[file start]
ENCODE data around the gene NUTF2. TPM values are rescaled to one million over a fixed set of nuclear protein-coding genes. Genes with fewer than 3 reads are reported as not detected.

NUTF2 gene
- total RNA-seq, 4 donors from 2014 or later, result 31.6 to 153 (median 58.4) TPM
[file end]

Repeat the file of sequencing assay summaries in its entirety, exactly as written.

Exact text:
ENCODE data around the gene NUTF2. TPM values are rescaled to one million over a fixed set of nuclear protein-coding genes. Genes with fewer than 3 reads are reported as not detected.

NUTF2 gene
- total RNA-seq, 4 donors from 2014 or later, result 31.6 to 153 (median 58.4) TPM